Jagadish Chandra Bose Birth anniversary: interesting facts about the first scientist of modern India
The well-known physicist Jagdish Chandra Bose, who introduced India's scientific literature and potential to the nation and the globe, was born on this day a century ago. His contribution to science has never been forgotten. No one realized that his father, Bhagwan Chandra Basu, was a sub-magistrate and social worker during the British era when he was born on November 30, 1858, in Faridpur (now in Bangladesh), a kid from a Kayastha family who would one day become the pride of the nation.
Interest in science
Because of his early passion for science, he decided to pursue a medical degree in London when he was just 22 years old. However, he soon gave up on this plan and transferred to Cambridge University to finish his studies in physics. He started teaching physics at Presidency College after returning home, and during this time he rose to become a well-liked professor because of his writing, charisma, and expertise. He also frequently delivered research papers as part of his teaching duties.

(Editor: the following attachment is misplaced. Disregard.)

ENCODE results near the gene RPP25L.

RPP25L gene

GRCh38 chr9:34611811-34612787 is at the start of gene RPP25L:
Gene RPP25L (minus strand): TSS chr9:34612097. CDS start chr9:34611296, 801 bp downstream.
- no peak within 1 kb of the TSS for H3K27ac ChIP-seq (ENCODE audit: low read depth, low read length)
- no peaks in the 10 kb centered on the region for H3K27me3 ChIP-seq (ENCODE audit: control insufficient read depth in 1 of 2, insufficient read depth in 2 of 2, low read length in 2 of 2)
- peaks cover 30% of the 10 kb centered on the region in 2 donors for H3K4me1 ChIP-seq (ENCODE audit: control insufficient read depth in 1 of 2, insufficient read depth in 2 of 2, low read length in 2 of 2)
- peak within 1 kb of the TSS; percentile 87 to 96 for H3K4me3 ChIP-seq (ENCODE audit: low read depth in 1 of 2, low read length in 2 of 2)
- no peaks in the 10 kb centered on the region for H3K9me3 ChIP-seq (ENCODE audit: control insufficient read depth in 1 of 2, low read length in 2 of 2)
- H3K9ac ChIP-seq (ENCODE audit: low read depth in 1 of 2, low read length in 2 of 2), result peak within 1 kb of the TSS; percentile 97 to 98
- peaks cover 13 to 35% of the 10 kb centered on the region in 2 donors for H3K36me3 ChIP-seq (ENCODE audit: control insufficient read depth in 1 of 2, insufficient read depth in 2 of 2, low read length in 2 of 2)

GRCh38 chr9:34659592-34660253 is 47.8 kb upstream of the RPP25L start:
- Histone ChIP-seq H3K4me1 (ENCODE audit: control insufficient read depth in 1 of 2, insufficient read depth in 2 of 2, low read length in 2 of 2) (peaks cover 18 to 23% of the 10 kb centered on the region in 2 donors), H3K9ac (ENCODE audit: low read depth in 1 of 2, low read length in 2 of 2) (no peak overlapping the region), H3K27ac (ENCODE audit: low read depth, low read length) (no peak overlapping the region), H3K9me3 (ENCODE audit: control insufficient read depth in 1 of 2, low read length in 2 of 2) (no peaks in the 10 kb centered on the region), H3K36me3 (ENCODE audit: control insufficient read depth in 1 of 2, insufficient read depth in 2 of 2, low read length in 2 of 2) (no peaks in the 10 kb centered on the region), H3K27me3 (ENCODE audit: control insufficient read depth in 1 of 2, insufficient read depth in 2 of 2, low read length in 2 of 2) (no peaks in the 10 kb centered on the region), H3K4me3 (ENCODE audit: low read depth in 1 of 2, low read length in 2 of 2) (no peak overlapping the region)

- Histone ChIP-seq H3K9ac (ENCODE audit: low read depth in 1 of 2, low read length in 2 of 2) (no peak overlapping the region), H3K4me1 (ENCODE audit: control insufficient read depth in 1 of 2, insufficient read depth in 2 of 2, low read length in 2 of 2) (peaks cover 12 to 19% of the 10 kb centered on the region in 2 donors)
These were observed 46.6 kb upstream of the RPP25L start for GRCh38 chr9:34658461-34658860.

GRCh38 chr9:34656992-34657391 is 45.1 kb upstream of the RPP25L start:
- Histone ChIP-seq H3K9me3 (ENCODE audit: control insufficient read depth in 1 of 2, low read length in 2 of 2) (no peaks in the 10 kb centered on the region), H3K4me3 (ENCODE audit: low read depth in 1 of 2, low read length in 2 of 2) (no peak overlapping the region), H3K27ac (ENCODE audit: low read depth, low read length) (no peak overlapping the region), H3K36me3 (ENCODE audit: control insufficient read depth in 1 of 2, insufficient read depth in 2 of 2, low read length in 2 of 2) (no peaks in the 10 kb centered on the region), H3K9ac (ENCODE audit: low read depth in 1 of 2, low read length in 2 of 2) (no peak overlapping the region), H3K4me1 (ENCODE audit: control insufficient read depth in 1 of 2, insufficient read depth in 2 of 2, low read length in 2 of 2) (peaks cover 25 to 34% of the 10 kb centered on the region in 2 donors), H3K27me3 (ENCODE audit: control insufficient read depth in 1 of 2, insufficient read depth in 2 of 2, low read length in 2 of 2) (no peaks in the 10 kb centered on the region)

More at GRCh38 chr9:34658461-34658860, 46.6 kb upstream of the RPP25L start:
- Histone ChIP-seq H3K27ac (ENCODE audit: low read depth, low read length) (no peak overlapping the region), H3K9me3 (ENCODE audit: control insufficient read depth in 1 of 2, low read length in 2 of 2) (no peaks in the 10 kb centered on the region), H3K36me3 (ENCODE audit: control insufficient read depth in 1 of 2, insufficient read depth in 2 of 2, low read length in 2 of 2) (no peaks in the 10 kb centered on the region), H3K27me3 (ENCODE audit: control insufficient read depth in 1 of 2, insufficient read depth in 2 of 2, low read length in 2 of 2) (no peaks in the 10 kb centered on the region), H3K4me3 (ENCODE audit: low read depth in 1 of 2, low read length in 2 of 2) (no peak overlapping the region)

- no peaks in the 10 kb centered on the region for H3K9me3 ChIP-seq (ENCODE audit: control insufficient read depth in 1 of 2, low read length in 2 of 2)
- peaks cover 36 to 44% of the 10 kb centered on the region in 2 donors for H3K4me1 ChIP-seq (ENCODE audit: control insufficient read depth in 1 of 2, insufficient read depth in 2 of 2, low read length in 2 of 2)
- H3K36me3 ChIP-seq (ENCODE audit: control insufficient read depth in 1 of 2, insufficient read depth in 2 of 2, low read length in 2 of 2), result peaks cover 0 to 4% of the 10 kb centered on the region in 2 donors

Radio waves inducement
He had discussed radio wave inducement, or the communication of radio waves, for the first time, and he had also demonstrated it through his experiment. Bose said that plants had life inside of them and that they communicate using electricity rather than chemicals. He also claimed that as plants manufacture food for themselves, a lot of energy is released.
The invention of 'Crescograph'
He was the one who created the "Crescograph," which is how Plants communicated. He was the one who first revealed the striking similarities between plant and animal tissues. In addition to this, he wrote a lot of science-based stories that were also highly well-liked, earning him the moniker "the father of Bengali science literature." For 21 years, he served as the Bose Institute's director general. His extraordinary abilities have earned him the title of India's first scientist in the contemporary era.